The 5W1H of Indemnity Clauses – Part Two – (H – Act 1 of 3)

A study of the "How," out of turn, and in three Acts…

by Bill Thomas

And ready-witted Prometheus he bound with inextricable bonds, cruel chains, and drove a shaft through his middle, and set on him a long-winged eagle, which used to eat his immortal liver… So it is not possible to deceive or go beyond the will of Zeus…

Hesiod’s Theogony, par. 519, 614-615 (circa 800 BCE)


I dream of woodland valleys, and pathways that I know, And answer, O-sce-o-la dear, I’m coming back to you.

The Hills of Osceola, Edmund Wilkes Jr. (1939)

With summer upon us, I often look back with fondness to my youth for the activity I was most assuredly preparing for right at this moment: Boy Scout Summer Camp. For me, that meant a hot old-school bus ride to Osceola, Missouri, where I would spend 10 days, yes, consecutive days, sleeping in a tent, covered in mosquitoes and ticks, eating dining hall food, snakes. My parents insisted; it was as if they were getting back at me for all the trouble I caused as a wayward youth. Don’t get me wrong, it was incredible fun, (and I will for sure spin more tales of my adventures), mostly thanks to exploring in the woods, merit badges you couldn’t earn at home, and campfires. And for those we had, well, an Ancient Greek mythological figure to thank…

You see, Ancient Greece was a rough and tumble place sometimes. Best not anger the wrong deity. But, there were some of them looking out for us little people. One of those types was Prometheus, who risked all and defied the Olympian gods by stealing their fire and gifting it to humanity. For his troubles, he was chained for eternity to a stony precipice where his liver was eaten out daily by a huge bird, then grew back for another round. (Honestly, I think that was what they were serving in the summer camp chow hall).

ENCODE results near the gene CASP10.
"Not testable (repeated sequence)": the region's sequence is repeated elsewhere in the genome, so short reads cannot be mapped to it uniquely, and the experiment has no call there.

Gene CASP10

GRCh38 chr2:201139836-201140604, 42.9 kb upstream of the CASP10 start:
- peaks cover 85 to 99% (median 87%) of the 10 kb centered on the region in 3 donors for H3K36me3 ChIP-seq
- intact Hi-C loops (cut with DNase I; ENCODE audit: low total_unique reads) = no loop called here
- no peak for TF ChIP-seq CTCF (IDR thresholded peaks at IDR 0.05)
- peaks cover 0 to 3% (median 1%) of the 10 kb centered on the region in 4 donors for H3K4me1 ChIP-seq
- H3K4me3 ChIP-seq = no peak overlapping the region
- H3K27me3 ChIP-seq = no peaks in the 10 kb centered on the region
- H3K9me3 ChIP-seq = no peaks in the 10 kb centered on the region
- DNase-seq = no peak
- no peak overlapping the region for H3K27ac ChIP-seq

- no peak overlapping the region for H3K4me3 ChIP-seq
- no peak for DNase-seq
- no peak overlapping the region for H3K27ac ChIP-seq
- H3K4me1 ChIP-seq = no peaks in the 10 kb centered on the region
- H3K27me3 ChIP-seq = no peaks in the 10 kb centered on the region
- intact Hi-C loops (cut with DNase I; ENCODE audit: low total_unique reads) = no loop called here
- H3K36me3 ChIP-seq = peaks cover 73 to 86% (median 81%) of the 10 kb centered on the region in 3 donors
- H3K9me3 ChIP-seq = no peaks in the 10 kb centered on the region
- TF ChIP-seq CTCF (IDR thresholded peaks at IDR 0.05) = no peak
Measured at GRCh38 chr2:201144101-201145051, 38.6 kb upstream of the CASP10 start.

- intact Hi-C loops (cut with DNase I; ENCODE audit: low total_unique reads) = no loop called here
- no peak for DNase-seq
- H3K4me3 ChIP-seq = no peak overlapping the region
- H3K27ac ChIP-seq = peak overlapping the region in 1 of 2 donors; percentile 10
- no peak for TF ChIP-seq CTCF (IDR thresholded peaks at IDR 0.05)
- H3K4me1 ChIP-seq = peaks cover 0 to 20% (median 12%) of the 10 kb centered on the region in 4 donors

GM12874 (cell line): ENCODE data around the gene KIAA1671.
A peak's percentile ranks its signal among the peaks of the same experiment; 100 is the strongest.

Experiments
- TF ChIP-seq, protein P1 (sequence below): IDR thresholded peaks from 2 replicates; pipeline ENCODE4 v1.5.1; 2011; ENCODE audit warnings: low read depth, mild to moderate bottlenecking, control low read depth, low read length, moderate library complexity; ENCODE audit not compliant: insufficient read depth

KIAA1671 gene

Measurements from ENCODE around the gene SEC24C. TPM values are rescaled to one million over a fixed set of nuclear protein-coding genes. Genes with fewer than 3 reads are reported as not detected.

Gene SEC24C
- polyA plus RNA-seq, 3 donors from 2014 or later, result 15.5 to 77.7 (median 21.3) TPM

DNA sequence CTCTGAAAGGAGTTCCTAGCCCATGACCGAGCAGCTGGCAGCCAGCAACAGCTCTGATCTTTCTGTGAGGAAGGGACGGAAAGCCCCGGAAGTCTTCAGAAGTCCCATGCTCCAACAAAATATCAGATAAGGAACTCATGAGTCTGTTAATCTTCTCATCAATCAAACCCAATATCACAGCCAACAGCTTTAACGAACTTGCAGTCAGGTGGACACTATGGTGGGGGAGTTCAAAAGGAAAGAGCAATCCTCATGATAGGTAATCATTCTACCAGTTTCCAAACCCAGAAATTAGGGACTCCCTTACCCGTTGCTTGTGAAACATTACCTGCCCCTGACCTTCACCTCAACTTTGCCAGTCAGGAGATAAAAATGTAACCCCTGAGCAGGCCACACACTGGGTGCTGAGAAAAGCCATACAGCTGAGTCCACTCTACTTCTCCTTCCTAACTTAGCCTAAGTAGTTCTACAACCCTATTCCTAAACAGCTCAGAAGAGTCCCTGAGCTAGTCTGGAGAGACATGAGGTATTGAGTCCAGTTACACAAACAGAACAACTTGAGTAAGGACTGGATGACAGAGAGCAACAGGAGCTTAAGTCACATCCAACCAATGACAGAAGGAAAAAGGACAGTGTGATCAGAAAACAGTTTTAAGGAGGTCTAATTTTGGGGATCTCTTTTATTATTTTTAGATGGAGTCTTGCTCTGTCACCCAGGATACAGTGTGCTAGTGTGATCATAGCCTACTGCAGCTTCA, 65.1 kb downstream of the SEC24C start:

The food at scout camp was bad, but KP duty was worse.

I mention these old tales because, in a way, they symbolize the concept of indemnity. “Do me harm? Well, by golly, you are gonna pay!” Frankly, there were days when the temperature was over 100, on a 10 mile hike, an aluminum canteen around my neck, wearing the most uncomfortable “hiking boots” JC Penny ever sold, that I would have much preferred Prometheus’ fate. I can imagine my parents giggling about it as I type this.

Like this, but cheaper

In our first article in this series, we examined the “who” of ever present indemnity provisions in construction contracts. While “what” might logically be the next element to unravel, I am already skipping right to the ending add on H, addressing the “how” – albeit in three parts. In this first part, we take a look at the operative language which dictates, how, exactly the design professional will be forced to do the deed.

Most indemnity provisions in construction contracts read a little like this, in the beginning:

“To the fullest extent permitted by law, the Indemnitor shall indemnify, defend, and hold harmless the Indemnitee…” (If you read my first piece, we explored who these two defined terms were).

The phrases “indemnify,” “defend” and “hold harmless,” within contracts between design professionals and their clients hold significant meaning, which must be understood in order to make sense of all of the other language surrounding it. These seemingly innocuous words may, in fact, carry far-reaching implications, and a thorough understanding of them is paramount to managing your risk.